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Fuel suppliers threaten to stop shipments to Bangladesh amid payment delays: BPC

Bangladesh could stop receiving petroleum products from some suppliers as the state-run Bangladesh Petroleum, the country’s primary oil importer, struggles to clear pending dues amid sharp currency devaluation, a BPC official told S&P Global Commodity Insights May 17.

Most of the oil suppliers have written to Bangladesh Petroleum to clear the pending dues, BPC’s director for operations and planning Khalid Ahmed said, adding that some of the entities have even warned of stopping oil supply to Bangladesh if the dues were not cleared “immediately.”

Ahmed did not name the companies.

Bangladesh Petroleum owes around $297.49 million to different refined fuel product suppliers as of May 16, a senior BPC official told S&P Global on conditions of anonymity, as he was not authorized to speak to the media.

Over the past several months, although BPC has paid around one-third to half of the total pending dues to some of the oil suppliers after missing payment deadlines, the state-run agency has also “failed to pay any single penny to some other suppliers,” the official said.

The state companies have been hit by falling foreign exchange reserves, with the Bangladeshi Taka currently trading near record lows against the US dollar and arrears to several companies piling up.
“We didn’t face such type of a situation over payments in the past … We could always clear payments within deadlines [earlier],” Ahmed said, acknowledging that BPC was now struggling to pay dues to foreign suppliers in US dollars, a situation also being faced by some other state energy firms in the South Asian country.

The state-run oil importer was clearing payments within eight to 10 days over the 30-day deadline for oil loading by suppliers until the end of February, but from March onward BPC has not been able to clear full dues to any of the suppliers, according to sources.

BPC, which purchases oil from the international market in US dollars and sells to end-users in local currency, typically has very little in hand if it does not get US dollars from the commercial banks for making payments, Ahmed said.

“We have talked over the issue with the governor of the central bank to arrange US dollars for making payments to the suppliers,” said the top BPC official. “But we are yet to get any remedy.”

Fuel oil import outlook bleak
Bangladesh Petroleum usually floats tenders twice every calendar year to import its refined oil products during January to June and July to December periods and also enters negotiation with selected suppliers twice to fix the fuel prices.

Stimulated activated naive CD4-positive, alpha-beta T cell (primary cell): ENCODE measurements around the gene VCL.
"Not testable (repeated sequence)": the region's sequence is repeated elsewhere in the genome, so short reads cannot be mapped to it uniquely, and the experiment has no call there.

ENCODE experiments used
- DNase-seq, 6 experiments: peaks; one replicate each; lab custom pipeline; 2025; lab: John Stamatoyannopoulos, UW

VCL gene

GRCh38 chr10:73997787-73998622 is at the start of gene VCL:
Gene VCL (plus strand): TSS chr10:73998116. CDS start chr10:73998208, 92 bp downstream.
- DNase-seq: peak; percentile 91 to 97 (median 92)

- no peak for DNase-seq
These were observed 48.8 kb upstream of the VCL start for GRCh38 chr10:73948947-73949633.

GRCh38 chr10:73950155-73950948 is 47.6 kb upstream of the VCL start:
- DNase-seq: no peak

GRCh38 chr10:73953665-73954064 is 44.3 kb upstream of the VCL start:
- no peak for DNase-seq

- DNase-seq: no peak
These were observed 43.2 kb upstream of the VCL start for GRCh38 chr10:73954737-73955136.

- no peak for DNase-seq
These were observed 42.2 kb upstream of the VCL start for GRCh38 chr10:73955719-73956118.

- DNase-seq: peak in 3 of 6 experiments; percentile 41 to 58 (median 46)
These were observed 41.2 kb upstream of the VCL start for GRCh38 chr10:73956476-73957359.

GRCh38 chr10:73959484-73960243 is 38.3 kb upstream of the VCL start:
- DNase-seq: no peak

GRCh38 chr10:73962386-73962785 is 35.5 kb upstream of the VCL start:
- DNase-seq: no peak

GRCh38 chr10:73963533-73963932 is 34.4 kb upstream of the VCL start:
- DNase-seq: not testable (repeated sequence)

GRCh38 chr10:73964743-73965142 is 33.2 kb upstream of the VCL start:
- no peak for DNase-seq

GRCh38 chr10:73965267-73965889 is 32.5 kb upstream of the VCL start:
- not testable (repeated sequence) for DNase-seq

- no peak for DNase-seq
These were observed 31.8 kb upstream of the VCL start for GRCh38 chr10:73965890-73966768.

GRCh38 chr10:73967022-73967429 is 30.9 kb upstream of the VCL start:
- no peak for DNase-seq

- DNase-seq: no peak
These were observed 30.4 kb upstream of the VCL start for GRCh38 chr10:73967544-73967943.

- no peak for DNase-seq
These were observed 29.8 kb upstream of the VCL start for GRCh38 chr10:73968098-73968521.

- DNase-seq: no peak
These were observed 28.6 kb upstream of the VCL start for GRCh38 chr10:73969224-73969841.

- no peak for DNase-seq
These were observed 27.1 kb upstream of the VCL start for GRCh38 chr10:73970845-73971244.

However, now BPC fears having higher price quotes from oil suppliers for future purchases if the dues are not cleared soon, Ahmed told S&P Global.

“Currently, private-sector [power plant] owners are also not getting sufficient US dollars from the central bank to import HSFO,” the president of Bangladesh Independent Power Producers’ Association, or BIPPA, Faisal Khan told S&P Global May 17.

He said the government ceased paying dues to many private power plants since September 2022 and currently the BPDB owes around Taka 180 billion (around $1.80 billion) to private power plant owners — an amount equivalent to six months’ dues, Khan said.

Bangladesh is likely to import around 350,000 mt of high sulfur fuel oil in May, down about 12.5% compared with April, S&P Global reported earlier.

The Asian high sulfur fuel oil market usually tends to see a seasonal uptick in demand from South Asian countries such as Bangladesh, Sri Lanka and Pakistan for higher power generation demand during the summer months, but traders said it has been much lesser than expected so far this year.

Pakistan, which typically used to be a net importer of fuel oil, has turned out to be an exporter in recent months and has added to the regional supplies, weighing on the Asian HSFO market fundamentals, trade sources said.

The benchmark Singapore 380 CST high sulfur fuel oil cash differential to MOPS 380 CST HSFO assessments, which has plunged more than 35% since the start of April, was assessed at a premium of $5.25/mt May 17, S&P Global data showed.

South Korean supply
Asia’s top middle distillate exporter and supplier South Korea has been ramping up oil product sales to Bangladesh in recent months, with the first quarter shipments to the South Asian nation, mostly diesel, surging to 2.1 million barrels from just 500,000 barrels a year earlier, latest data from Korea National Oil Corp. showed.

When asked about any delay in payments for oil product sales to Bangladesh, major South Korean fuel exporters, including S-Oil and SK Energy, declined to comment due to the sensitive nature of international corporate business relationships.

A middle distillate marketing manager at a major South Korean refiner based in Seoul told S&P Global that sales to South Asian countries with low foreign exchange reserves and weak currencies are considered “high-risk business.”
Source: Platts

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